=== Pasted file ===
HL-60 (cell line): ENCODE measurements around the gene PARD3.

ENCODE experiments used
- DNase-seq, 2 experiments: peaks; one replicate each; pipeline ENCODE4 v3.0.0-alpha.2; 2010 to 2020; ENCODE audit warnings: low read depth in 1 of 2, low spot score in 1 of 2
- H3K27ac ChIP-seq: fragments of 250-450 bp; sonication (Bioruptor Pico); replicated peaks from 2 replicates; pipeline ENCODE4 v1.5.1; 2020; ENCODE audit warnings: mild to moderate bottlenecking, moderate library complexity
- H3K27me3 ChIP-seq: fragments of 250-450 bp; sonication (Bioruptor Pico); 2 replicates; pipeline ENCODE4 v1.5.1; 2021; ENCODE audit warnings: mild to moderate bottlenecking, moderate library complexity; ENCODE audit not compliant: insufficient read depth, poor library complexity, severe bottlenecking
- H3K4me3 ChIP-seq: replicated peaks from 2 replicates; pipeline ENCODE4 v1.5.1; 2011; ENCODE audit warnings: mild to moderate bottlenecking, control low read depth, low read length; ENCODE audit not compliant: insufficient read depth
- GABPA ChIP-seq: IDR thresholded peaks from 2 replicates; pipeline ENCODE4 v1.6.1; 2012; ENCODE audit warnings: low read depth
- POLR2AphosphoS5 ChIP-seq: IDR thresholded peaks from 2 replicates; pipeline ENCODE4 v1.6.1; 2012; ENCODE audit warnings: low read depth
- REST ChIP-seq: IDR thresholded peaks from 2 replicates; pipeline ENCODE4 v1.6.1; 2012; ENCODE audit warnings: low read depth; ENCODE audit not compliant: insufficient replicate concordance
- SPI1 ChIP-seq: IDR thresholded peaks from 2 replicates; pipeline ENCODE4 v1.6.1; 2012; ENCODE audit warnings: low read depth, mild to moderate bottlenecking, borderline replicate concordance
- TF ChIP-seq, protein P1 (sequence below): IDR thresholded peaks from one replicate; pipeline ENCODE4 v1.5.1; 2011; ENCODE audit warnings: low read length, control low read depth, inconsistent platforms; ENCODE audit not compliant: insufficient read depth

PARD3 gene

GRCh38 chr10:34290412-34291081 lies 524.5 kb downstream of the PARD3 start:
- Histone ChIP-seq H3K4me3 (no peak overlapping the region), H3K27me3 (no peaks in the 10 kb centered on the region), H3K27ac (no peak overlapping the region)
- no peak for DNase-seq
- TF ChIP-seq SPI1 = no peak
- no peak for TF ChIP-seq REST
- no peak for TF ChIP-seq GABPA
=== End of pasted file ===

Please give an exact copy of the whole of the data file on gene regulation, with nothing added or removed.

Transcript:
HL-60 (cell line): ENCODE measurements around the gene PARD3.

ENCODE experiments used
- DNase-seq, 2 experiments: peaks; one replicate each; pipeline ENCODE4 v3.0.0-alpha.2; 2010 to 2020; ENCODE audit warnings: low read depth in 1 of 2, low spot score in 1 of 2
- H3K27ac ChIP-seq: fragments of 250-450 bp; sonication (Bioruptor Pico); replicated peaks from 2 replicates; pipeline ENCODE4 v1.5.1; 2020; ENCODE audit warnings: mild to moderate bottlenecking, moderate library complexity
- H3K27me3 ChIP-seq: fragments of 250-450 bp; sonication (Bioruptor Pico); 2 replicates; pipeline ENCODE4 v1.5.1; 2021; ENCODE audit warnings: mild to moderate bottlenecking, moderate library complexity; ENCODE audit not compliant: insufficient read depth, poor library complexity, severe bottlenecking
- H3K4me3 ChIP-seq: replicated peaks from 2 replicates; pipeline ENCODE4 v1.5.1; 2011; ENCODE audit warnings: mild to moderate bottlenecking, control low read depth, low read length; ENCODE audit not compliant: insufficient read depth
- GABPA ChIP-seq: IDR thresholded peaks from 2 replicates; pipeline ENCODE4 v1.6.1; 2012; ENCODE audit warnings: low read depth
- POLR2AphosphoS5 ChIP-seq: IDR thresholded peaks from 2 replicates; pipeline ENCODE4 v1.6.1; 2012; ENCODE audit warnings: low read depth
- REST ChIP-seq: IDR thresholded peaks from 2 replicates; pipeline ENCODE4 v1.6.1; 2012; ENCODE audit warnings: low read depth; ENCODE audit not compliant: insufficient replicate concordance
- SPI1 ChIP-seq: IDR thresholded peaks from 2 replicates; pipeline ENCODE4 v1.6.1; 2012; ENCODE audit warnings: low read depth, mild to moderate bottlenecking, borderline replicate concordance
- TF ChIP-seq, protein P1 (sequence below): IDR thresholded peaks from one replicate; pipeline ENCODE4 v1.5.1; 2011; ENCODE audit warnings: low read length, control low read depth, inconsistent platforms; ENCODE audit not compliant: insufficient read depth

PARD3 gene

GRCh38 chr10:34290412-34291081 lies 524.5 kb downstream of the PARD3 start:
- Histone ChIP-seq H3K4me3 (no peak overlapping the region), H3K27me3 (no peaks in the 10 kb centered on the region), H3K27ac (no peak overlapping the region)
- no peak for DNase-seq
- TF ChIP-seq SPI1 = no peak
- no peak for TF ChIP-seq REST
- no peak for TF ChIP-seq GABPA